“Collectively our project has reached 5,050 participants to date,” Sowerwine said, noting that many are people who have attended multiple events. Of the 3,485 who filled out evaluations, 89 percent reported an increase in their knowledge of workshop and field day topics and 73 percent reported plans to change their farming or business practices based on what they learned.
“We are in the process of evaluating how many have adopted practices based on what they learned,” Sowerwine said. “Based on what we learned, we are developing culturally relevant training tools in various languages.”
To download the Cultivating the Next Generation report, visit http://sustainableagriculture.net/publications/bfrdp.
Roger Ingram, UC Cooperative Extension farm advisor emeritus, teaches livestock grazing techniques.
Cultivating the Next Generation
Rob Bennaton, UC Cooperative Extension advisor, (in white t-shirt) talks with beginning urban farmers at the UC Gill Tract Community Farm.
Jennifer Sowerwine describes how to make a sanitizing solution for harvest buckets for food safety.
Workshop participants observe safe pruning techniques for fruit and nut trees.
That gap was bridged last week for a group of 25 small, beginning and ethnic farmers when the Agricultural Sustainability Institute (ASI) at UC Davis and the Sacramento County UC Cooperative Extension hosted a day-long bus tour that began in Sacramento early Tuesday morning. Farmers boarded a bus bound for the Bay Area, where they met wholesale food buyers.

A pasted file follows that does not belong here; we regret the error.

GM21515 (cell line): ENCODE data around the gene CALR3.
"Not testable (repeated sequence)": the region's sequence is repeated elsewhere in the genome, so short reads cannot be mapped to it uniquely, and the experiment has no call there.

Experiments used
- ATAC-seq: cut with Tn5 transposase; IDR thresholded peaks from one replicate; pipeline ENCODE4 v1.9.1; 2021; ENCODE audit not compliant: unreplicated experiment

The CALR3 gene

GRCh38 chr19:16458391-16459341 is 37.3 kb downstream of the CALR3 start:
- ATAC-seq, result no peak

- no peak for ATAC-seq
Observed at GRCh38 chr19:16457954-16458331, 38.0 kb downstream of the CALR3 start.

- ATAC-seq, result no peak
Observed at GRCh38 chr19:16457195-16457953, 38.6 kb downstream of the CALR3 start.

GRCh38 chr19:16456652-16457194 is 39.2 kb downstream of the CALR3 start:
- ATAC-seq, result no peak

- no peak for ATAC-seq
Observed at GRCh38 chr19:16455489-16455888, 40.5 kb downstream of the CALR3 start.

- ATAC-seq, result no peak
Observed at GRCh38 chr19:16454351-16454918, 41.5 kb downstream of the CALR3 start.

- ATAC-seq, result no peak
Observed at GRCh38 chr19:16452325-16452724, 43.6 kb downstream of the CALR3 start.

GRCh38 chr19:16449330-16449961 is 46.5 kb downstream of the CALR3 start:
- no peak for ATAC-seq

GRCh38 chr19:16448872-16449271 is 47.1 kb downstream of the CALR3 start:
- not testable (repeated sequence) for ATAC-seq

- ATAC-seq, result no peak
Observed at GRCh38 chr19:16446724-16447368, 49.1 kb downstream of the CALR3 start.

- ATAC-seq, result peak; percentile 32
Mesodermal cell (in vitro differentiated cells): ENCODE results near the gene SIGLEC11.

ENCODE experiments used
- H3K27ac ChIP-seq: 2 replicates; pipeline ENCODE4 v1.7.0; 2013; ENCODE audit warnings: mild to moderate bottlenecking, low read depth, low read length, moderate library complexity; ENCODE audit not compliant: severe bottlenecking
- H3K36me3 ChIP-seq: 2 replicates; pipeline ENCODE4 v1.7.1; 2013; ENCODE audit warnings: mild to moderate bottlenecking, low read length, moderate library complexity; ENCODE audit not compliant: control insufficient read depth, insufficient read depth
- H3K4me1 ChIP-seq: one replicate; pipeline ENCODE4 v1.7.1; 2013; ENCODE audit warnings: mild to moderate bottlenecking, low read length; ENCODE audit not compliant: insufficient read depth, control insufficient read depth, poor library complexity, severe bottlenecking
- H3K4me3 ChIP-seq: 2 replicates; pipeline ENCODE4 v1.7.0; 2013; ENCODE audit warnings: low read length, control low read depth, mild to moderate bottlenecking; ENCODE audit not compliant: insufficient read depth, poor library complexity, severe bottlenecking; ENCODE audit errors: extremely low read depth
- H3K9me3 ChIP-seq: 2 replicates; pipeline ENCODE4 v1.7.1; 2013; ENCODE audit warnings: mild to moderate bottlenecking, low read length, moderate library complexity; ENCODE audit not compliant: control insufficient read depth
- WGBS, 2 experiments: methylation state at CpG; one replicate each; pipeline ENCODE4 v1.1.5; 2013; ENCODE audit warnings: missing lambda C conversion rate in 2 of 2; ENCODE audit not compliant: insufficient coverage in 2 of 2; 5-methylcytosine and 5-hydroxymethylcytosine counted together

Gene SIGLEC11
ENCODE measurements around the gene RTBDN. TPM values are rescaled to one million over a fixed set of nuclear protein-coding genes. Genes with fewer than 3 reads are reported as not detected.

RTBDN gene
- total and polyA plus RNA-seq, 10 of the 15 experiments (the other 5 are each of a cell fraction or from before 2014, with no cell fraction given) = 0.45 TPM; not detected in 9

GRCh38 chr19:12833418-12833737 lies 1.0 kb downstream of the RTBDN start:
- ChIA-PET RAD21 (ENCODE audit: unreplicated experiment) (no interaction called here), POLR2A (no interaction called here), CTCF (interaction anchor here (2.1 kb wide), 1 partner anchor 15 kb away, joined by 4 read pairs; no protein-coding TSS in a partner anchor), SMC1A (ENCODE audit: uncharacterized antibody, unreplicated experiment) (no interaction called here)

“Many buyers are eager to meet small-scale farmers who can supply the rapidly expanding market for locally grown food,” said David Visher of the Agricultural Sustainability Institute at UC Davis.
Emma Torbert of Cloverleaf Farm was pleased to find that to be true.
“It was nice for farmers to hear how much interest there is in San Francisco,” she said. “It can be nerve-racking to try to sell something to someone you don’t know. This was great, because the tour created an environment to talk about this sort of thing.”
Doors into the Bay Area market have already opened for Emma.
“I’ve had people calling me back already to buy my produce,” she said.